Glutathione is a tripeptide molecule composed of glutamate, cysteine, and glycine. It is a potent cellular antioxidant that scavenges and neutralizes ROS. This makes it a master antioxidant because it protects cells from oxidative stress. In ferroptosis, there is a disruption in the balance between glutathione and ROS. Depletion of glutathione leads to an accumulation of lipid peroxides. These, in turn, disrupt cell membrane integrity and promote ferroptosis, as we saw.

Several factors can cause the depletion of glutathione in the cells. The enzyme glutathione peroxidase 4 (GPX4) is a regulator of ferroptosis. It depends on the availability of glutathione to function. Lower glutathione levels decrease the activity of GPX4. This, again, causes the accumulation of lipid peroxide and ferroptosis.

Similarly, cystine is an oxidized form of the amino acid cysteine. It is a precursor for glutathione synthesis and can regulate ferroptosis. There is a specific system that transports cystine into cells. This cystine/glutamate antiporter system Xc- plays critical for maintaining intracellular glutathione levels. Inhibition of this system can lead to cystine depletion. This, in turn, causes glutathione depletion and ferroptosis.

Inhibition of Cystine/Glutamate Antiporter System

The cystine/glutamate antiporter system Xc- regulates intracellular glutathione levels. Various factors can inhibit this antiporter. Compounds like erastin and sulfasalazine can inhibit it. These compounds can cause glutathione depletion and trigger ferroptosis. Oxidative stress, amino acid imbalances, and certain chemotherapeutic drugs can also disrupt it.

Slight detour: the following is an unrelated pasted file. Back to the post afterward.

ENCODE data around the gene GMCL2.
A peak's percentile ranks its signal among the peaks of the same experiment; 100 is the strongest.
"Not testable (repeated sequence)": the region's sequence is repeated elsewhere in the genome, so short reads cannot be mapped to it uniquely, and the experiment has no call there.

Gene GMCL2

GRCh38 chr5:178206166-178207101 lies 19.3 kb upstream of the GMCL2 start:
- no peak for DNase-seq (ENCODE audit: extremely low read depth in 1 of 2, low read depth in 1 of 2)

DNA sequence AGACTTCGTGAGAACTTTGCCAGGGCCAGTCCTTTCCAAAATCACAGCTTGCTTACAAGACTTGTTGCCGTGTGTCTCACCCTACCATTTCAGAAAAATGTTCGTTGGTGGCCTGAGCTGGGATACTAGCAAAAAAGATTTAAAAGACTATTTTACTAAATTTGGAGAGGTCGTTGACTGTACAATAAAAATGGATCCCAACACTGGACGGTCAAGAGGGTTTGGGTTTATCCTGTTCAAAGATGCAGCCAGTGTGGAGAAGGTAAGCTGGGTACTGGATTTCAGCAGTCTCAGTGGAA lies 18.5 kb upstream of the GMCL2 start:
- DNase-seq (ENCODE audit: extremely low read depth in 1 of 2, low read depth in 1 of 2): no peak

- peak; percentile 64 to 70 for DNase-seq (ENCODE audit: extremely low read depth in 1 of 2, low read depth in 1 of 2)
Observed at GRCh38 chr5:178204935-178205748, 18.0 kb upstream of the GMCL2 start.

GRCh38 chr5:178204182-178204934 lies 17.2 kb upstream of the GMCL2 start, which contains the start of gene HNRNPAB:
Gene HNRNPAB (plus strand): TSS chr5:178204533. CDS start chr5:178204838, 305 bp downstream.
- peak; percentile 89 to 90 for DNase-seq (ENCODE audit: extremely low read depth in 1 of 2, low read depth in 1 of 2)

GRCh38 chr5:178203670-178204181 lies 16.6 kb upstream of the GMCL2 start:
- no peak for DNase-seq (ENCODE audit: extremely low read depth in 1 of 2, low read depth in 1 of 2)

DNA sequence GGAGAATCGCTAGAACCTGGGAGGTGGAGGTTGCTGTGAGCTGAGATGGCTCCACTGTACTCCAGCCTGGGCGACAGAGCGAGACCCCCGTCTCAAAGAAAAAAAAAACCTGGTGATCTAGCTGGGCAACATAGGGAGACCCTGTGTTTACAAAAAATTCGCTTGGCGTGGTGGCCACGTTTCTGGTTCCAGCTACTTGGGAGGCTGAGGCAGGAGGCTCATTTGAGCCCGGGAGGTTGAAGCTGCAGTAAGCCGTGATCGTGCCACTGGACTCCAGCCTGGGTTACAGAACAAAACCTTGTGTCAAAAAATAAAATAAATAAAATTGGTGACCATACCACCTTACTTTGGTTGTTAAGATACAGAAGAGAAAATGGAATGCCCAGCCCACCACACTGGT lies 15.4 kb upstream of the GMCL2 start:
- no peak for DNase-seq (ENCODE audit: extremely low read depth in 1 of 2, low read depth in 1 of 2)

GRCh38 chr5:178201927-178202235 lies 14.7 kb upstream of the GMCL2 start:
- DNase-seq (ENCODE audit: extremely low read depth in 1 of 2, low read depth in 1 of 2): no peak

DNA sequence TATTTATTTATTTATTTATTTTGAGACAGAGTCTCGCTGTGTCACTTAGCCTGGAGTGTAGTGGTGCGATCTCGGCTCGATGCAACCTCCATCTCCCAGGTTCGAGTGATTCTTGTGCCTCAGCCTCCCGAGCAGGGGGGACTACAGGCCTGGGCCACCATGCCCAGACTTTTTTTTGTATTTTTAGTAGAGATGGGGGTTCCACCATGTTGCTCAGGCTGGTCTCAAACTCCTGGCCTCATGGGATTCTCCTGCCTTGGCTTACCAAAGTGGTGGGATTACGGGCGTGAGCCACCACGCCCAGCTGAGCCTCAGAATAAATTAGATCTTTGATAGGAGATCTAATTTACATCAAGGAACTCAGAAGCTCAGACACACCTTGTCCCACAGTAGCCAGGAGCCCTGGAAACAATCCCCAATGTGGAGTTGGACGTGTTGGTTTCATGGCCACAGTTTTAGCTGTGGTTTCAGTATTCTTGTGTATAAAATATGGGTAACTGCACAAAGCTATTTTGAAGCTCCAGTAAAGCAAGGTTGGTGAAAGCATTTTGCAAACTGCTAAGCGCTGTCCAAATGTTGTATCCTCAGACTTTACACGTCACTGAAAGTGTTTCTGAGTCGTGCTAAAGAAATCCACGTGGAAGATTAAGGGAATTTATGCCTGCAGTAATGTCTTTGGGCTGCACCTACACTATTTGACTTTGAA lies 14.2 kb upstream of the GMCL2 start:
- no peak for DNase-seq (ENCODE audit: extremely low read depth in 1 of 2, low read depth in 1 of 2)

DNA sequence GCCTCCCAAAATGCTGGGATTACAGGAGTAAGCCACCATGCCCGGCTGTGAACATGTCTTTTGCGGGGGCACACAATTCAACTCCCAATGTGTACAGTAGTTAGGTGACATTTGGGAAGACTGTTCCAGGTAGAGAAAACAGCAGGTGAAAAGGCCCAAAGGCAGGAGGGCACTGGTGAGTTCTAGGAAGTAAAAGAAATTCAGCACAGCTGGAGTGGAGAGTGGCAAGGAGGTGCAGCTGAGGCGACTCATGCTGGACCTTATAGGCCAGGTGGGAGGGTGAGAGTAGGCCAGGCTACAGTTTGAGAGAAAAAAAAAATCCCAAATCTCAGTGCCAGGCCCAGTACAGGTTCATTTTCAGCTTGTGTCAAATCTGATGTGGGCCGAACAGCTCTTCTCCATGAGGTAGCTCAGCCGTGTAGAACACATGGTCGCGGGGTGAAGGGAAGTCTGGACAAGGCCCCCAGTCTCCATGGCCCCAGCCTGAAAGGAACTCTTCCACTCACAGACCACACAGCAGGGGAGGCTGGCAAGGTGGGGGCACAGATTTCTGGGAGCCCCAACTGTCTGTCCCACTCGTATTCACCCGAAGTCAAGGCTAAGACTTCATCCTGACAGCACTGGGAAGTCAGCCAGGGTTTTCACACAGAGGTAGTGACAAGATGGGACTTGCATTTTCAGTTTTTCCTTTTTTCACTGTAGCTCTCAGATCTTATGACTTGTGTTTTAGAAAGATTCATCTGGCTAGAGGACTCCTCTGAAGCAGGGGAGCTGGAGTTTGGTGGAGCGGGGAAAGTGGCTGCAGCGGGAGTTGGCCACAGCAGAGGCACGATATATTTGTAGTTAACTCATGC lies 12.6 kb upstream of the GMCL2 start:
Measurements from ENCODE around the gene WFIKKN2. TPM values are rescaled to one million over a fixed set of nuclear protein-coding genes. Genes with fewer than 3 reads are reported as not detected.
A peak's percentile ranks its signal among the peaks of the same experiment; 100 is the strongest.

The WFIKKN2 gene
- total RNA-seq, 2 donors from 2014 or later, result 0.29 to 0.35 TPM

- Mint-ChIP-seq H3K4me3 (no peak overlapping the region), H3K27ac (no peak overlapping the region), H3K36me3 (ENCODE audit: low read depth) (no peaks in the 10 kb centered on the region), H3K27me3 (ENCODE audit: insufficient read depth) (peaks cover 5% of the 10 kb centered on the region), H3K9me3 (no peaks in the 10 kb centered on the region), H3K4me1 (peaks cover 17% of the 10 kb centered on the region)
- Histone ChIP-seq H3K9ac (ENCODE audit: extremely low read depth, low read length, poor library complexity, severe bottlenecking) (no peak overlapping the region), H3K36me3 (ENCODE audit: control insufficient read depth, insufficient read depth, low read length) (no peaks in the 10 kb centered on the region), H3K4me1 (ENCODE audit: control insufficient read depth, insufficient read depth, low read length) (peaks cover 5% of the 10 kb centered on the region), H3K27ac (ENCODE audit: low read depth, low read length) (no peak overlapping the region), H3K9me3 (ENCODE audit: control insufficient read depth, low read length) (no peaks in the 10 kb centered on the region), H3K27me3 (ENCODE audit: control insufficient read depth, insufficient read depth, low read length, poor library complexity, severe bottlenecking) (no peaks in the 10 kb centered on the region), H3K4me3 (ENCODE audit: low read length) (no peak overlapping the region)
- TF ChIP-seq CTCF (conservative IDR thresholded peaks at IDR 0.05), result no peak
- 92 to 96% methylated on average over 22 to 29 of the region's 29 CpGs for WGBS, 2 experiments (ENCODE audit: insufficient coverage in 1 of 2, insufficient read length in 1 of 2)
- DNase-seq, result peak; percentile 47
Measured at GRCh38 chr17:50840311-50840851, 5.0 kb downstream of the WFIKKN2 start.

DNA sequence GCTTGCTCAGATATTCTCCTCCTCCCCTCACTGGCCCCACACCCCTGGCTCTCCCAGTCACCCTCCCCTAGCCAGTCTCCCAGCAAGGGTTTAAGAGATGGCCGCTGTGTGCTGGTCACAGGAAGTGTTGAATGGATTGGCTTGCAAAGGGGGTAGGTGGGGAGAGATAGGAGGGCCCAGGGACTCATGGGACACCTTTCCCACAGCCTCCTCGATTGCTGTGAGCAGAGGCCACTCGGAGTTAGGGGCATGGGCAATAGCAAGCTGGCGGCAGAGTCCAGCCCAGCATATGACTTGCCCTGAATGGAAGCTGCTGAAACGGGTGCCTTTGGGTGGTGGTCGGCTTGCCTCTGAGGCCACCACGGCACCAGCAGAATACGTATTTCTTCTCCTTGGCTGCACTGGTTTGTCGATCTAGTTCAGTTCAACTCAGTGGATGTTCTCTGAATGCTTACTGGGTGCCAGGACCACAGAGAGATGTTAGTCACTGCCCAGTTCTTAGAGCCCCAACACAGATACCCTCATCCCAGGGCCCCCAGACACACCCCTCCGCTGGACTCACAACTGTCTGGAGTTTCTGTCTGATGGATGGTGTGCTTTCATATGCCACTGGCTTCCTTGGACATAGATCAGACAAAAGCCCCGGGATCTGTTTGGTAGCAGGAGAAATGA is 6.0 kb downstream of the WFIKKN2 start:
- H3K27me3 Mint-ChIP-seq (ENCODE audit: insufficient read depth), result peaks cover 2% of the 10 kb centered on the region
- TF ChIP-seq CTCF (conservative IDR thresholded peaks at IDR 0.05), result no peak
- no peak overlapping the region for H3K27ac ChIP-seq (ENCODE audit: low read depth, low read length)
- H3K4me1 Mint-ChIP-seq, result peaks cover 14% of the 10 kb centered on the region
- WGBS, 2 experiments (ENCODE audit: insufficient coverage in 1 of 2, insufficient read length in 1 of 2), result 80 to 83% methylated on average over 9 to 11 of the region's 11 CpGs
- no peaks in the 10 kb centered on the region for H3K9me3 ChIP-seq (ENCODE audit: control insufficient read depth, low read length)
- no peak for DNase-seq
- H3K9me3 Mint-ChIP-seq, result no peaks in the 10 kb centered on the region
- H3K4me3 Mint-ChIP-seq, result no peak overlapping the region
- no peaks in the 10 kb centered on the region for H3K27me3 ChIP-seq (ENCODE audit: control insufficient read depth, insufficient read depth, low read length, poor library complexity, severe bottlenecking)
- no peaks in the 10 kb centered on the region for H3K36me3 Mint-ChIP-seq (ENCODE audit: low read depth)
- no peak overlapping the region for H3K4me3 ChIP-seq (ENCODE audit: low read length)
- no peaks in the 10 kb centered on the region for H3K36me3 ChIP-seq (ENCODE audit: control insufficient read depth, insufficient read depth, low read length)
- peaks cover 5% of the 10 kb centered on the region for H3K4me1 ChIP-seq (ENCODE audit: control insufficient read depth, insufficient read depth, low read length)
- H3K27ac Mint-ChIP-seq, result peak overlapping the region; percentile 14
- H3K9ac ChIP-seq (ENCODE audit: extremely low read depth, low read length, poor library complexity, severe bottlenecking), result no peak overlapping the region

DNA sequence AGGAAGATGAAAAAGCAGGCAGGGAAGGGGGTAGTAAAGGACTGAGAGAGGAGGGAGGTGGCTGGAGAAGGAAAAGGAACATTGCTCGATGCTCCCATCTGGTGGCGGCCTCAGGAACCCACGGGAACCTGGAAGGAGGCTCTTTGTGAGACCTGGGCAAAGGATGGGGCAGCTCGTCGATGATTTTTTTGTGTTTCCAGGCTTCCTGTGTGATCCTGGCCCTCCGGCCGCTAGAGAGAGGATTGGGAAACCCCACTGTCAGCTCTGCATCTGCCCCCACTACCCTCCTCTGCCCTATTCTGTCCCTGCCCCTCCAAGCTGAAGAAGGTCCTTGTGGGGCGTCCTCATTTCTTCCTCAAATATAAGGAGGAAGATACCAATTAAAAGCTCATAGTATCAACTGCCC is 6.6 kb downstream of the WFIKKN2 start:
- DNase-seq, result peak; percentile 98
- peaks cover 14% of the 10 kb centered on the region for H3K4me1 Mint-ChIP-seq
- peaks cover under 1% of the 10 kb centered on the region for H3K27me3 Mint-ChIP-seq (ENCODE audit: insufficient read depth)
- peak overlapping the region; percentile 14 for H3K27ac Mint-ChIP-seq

Kidney Disease Implications

Ferroptosis plays a role in various kidney diseases. These include acute kidney injury (AKI), chronic kidney disease (CKD), and kidney cancer. In AKI, factors such as ischemia-reperfusion injury and drug nephrotoxicity can trigger ferroptosis. This causes renal cell death and kidney damage.

Iron metabolism is dysregulated in CKD. Glutathione balance is also disturbed. Both of these factors contribute to the progression of CKD. There is an increasing body of evidence indicating that ferroptosis is involved in the progression of CKD.

This highlights the crucial role of oxidative stress in kidney injury and disease. It also emphasizes the need to support glutathione in kidney patients. Iron metabolism and regulation may be another target to slow the progression of CKD.

Join us to end the kidney disease epidemic and receive the FREE Report “5 Pitfalls to Avoid When Caring for Kidney Patients”

The bottom line

Ferroptosis is an iron-dependent form of programmed cell death. It has emerged as a significant player in kidney diseases. Disturbances in cellular iron metabolism and glutathione levels contribute to oxidative stress. This causes lipid peroxidation of cell membranes and then death in renal cells. Ferroptosis is a link between iron metabolism, oxidative stress, glutathione, and kidney injury. It plays an important role in the progression of kidney disease.